"TribBlog: Cuellar Still on the Fence" was first published by The Texas Tribune, a nonprofit, nonpartisan media organization that informs Texans — and engages with them — about public policy, politics, government and statewide issues.
U.S. Rep. Henry Cuellar (D-Laredo) is one of the last undecided congressmen who hasn't publicly decided how to vote on the latest version of the federal healthcare bill. He appears intent on taking every available moment to make his decision.
“Keep in mind, last year people were saying don’t vote on the bill until you’ve read the bill, so I am reading the bill,” he said from Washington, D.C. this afternoon.
“As a small businessperson I am reading what this bill means to the 12,000 small businesses that I have in my district. As a family man, I have two girls, I want to know what this means to the families in my district that have insurance and that don’t have insurance. And, certainly as a Blue Dog (Democrat), I want to evaluate the costs.”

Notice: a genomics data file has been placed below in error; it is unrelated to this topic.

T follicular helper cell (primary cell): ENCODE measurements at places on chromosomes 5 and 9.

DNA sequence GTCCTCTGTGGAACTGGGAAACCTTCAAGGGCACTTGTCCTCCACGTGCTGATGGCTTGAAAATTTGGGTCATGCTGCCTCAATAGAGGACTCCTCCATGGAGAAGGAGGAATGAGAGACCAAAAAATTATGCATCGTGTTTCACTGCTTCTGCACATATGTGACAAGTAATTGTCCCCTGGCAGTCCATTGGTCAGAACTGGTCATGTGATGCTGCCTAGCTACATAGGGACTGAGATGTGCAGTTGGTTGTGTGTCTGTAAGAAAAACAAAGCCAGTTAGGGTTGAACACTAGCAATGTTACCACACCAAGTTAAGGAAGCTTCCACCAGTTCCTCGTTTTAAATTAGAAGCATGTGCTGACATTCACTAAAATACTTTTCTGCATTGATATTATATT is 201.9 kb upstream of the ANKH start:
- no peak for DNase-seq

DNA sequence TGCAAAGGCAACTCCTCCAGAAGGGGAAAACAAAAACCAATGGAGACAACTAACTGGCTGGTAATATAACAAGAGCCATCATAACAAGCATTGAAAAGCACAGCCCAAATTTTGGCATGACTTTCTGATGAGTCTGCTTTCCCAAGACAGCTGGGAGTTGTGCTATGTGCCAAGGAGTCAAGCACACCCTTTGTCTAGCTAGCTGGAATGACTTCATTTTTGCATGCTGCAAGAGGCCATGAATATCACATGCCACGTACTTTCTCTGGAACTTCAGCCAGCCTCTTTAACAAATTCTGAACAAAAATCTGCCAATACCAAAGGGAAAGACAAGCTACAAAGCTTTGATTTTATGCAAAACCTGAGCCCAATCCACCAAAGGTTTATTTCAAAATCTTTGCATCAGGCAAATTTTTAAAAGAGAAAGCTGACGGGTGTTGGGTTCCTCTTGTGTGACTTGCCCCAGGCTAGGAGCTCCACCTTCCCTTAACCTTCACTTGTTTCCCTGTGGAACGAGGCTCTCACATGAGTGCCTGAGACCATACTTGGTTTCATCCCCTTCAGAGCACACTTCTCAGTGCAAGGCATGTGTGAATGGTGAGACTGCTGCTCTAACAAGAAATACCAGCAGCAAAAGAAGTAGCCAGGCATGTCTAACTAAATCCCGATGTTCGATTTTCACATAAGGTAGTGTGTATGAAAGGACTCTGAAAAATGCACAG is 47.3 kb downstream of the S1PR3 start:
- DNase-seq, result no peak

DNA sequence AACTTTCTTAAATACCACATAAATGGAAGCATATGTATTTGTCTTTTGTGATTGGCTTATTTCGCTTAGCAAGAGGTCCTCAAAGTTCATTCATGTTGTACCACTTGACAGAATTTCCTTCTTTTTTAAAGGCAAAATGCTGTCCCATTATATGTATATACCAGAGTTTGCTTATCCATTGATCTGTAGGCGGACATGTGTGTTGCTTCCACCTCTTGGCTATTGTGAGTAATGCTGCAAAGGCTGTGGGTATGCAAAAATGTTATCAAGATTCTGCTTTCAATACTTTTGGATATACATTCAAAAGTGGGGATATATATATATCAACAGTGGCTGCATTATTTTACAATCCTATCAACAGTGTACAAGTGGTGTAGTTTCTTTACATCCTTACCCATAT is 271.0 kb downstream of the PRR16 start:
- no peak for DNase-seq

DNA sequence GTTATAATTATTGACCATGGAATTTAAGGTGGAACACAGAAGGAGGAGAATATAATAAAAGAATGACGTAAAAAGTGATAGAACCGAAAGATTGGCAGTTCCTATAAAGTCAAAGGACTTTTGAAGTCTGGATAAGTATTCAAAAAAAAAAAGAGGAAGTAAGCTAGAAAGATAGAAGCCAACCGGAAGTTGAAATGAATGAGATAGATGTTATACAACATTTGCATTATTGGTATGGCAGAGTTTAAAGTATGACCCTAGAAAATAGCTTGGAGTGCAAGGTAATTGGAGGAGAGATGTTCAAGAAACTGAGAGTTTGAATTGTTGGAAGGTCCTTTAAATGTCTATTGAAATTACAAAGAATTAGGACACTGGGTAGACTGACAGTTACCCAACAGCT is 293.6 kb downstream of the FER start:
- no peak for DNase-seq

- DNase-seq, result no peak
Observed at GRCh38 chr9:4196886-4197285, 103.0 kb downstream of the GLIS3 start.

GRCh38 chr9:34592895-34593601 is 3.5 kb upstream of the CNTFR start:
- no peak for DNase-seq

Despite repeated calls to his office from the White House, Cuellar insists the bill is not about one man, President Barack Obama. Instead, he said, it’s about his South Texas district, the third-most uninsured in the state and among the top ten most uninsured in the nation.
It sounds like Cuellar is leaning toward approving the bill, as he touts the Congressional Budget Office’s estimates that it would help cut the national deficit.
“The debt reduction, cutting the deficit by about $138 billion by 2019, and $1.2 trillion by the second decade, that is very promising to me and those are things that I am looking at,” he said.
What’s the hold up then, with a vote possible this weekend?
"It’s very, very important to me that we don’t use any federal dollars for abortions, what we call the Henry Hyde amendment," he said. "The Senate has a different type of language so the question is, once you look at the Senate language, will this prohibit federal dollars from going over to abortions?
As an attorney, I am looking at the legal analysis to make sure that I feel comfortable that there will be no federal dollars to be used in an abortion."
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